‘Cancerous cells’

AKIN to a cancer cell that continues to reproduce and spread out to cause harm to other parts of the body, violent extremism over time has occurred not only in poor states but even in progressive and highly developed economies.
“The scary part of the ISIS-inspired violent extremism is that it really has metamorphosed,” Bernardo said.
In fact, she noted that “the ISIS cancerous cells” are not only confined in the Muslim communities where problems, such as bad governance, conflict, low education rates, and high adult illiteracy rates, among others, exist.
“But you find them in the strong countries that are pillars of democracy, with good governance, respectful rule of law, high GDP [gross domestic product],” she said.         
“You find them striking terror and operating in the areas like Washington, DC, New York, Australia, Japan and Europe. And the terror that they have struck there on their own is more damaging than what they have done in the Muslim communities.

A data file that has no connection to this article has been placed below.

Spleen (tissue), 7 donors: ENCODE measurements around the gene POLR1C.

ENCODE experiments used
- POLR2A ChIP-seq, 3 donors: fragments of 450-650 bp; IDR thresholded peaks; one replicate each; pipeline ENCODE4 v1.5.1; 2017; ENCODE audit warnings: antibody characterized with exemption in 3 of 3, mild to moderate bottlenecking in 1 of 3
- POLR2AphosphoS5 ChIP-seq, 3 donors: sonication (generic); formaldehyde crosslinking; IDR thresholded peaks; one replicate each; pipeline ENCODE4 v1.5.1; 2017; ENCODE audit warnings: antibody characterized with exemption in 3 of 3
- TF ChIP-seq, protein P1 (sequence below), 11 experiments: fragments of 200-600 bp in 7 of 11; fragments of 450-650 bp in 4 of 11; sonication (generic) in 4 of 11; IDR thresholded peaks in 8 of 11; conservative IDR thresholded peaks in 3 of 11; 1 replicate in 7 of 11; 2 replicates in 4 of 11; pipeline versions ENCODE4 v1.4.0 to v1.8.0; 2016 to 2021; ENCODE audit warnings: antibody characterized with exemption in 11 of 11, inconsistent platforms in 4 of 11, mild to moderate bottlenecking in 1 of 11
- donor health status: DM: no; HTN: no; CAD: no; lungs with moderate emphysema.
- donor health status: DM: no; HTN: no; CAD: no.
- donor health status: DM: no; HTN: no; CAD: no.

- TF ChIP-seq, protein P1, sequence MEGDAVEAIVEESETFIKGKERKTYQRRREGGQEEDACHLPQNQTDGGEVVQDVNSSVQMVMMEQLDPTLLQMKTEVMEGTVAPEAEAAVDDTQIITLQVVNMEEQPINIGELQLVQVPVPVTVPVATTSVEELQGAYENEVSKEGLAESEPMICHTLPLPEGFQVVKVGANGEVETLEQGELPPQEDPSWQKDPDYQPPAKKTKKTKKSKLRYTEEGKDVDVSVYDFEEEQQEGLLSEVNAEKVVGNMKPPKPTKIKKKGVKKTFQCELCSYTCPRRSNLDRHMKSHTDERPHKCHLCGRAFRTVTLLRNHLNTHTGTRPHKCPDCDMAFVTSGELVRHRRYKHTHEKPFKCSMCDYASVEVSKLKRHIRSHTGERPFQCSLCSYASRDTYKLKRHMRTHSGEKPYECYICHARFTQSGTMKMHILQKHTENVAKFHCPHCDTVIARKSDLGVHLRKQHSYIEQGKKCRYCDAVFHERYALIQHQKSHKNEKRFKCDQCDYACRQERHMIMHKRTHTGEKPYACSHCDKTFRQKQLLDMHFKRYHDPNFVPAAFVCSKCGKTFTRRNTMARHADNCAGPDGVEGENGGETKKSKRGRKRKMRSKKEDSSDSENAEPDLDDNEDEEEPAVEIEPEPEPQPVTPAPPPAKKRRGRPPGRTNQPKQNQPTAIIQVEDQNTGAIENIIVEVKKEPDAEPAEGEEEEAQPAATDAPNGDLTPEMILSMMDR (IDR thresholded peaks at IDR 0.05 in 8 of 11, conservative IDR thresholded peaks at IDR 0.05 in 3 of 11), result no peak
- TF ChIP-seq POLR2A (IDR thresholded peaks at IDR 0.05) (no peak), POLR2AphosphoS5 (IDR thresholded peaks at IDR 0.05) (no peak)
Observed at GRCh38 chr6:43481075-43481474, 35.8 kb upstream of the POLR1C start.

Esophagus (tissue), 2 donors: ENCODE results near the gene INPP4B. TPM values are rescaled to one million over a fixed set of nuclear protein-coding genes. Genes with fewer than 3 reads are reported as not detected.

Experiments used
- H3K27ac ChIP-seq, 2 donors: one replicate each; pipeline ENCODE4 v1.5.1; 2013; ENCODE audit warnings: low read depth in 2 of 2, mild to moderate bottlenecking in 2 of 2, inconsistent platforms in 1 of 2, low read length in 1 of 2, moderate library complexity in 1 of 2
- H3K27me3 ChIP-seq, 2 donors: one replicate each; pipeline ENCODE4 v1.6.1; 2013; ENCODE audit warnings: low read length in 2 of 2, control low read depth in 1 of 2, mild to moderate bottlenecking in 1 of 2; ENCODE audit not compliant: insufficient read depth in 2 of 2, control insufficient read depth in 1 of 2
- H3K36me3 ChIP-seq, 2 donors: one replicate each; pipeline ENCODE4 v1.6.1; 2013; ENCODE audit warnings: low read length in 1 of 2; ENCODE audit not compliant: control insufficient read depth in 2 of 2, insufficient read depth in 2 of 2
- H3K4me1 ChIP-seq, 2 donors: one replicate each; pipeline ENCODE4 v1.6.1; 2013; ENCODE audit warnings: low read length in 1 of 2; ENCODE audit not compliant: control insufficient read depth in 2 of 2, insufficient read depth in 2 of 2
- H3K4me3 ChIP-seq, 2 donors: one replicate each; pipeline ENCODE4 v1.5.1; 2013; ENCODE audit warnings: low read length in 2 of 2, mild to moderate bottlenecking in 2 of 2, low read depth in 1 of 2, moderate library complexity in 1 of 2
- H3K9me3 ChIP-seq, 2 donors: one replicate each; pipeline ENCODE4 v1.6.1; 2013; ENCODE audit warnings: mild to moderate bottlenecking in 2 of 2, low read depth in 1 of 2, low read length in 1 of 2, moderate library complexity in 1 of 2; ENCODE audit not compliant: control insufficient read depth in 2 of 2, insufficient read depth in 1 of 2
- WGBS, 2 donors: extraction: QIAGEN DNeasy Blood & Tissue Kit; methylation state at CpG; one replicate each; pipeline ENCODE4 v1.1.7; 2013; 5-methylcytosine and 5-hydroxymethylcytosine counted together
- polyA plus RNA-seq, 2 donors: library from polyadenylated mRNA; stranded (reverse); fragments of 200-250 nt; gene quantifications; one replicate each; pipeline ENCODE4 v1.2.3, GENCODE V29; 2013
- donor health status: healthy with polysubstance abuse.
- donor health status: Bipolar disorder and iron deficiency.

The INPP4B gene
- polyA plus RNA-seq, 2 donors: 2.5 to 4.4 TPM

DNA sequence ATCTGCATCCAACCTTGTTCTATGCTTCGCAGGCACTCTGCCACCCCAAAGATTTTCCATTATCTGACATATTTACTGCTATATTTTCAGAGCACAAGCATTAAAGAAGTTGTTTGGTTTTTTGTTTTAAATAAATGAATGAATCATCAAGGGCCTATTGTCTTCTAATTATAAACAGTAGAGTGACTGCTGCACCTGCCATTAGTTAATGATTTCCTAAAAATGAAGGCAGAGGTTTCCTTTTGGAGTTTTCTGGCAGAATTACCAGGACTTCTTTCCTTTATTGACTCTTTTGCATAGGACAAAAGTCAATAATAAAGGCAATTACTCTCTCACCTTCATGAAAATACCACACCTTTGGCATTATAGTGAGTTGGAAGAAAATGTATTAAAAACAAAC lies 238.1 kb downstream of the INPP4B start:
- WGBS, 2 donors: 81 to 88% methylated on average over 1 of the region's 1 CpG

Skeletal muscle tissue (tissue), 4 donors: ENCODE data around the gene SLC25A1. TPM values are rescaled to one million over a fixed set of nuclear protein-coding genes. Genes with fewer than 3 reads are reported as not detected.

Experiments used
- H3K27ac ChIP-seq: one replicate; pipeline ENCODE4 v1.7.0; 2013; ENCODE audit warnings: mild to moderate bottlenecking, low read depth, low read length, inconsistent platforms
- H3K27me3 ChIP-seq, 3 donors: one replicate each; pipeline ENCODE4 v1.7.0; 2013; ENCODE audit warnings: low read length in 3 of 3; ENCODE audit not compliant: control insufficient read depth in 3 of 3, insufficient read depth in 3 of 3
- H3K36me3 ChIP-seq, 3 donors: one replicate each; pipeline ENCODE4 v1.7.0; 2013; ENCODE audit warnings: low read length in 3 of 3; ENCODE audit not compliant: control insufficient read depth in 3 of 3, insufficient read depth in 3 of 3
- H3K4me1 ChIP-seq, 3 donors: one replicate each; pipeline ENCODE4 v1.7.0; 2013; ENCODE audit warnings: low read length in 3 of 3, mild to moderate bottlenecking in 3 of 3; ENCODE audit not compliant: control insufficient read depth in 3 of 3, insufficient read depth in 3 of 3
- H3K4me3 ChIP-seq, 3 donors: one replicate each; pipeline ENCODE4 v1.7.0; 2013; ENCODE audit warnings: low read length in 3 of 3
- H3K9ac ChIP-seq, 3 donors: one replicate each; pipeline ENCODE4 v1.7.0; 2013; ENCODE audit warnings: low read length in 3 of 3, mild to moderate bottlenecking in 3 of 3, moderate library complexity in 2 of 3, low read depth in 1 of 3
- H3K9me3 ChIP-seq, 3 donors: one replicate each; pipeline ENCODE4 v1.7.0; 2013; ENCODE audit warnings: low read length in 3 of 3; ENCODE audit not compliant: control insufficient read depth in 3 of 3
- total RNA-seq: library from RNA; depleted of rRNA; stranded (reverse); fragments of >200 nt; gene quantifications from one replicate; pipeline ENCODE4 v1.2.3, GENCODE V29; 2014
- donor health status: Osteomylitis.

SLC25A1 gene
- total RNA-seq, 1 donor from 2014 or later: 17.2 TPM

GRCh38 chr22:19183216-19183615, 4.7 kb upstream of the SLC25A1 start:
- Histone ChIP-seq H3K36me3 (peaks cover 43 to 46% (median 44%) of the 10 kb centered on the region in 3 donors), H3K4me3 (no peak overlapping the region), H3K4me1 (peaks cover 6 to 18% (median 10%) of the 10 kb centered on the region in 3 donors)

“So when you try to equate good governance, corruption with violent extremism, I think you’re again missing out on more crucial factors that contribute to radicalization.”
As many have analyzed, it comes down almost to a case-by-case situation, regardless of the economic status, the kind of leadership and justice system a certain nation has.
“It’s something a little bit more that creates violent extremists out of .00001 percent of the population,” the PCID president said. “And you need trained people who know how to identify and how to deal with these people who have now been transformed from ideological radicals to violent extremists.”

National strategy

TAKING a whole-of-government approach to fight radicalization, the Duterte administration has come up with the National Action Plan on Preventing and Countering Violent Extremism (NAP P/CVE).
The government has adopted this strategy, which was started by the United Nations and picked up by the Asean, to prevent a repeat of the Marawi Siege in 2017, according to Malaya.
He said that it has been taken up via the Anti-Terrorism Council to address cultural, economic, political, psychosocial and religious factors of radicalization that result in violent extremism.
This plan, likewise, seeks to deal with other issues, such as marginalization, human-rights violations and non-adherence to the rule of law.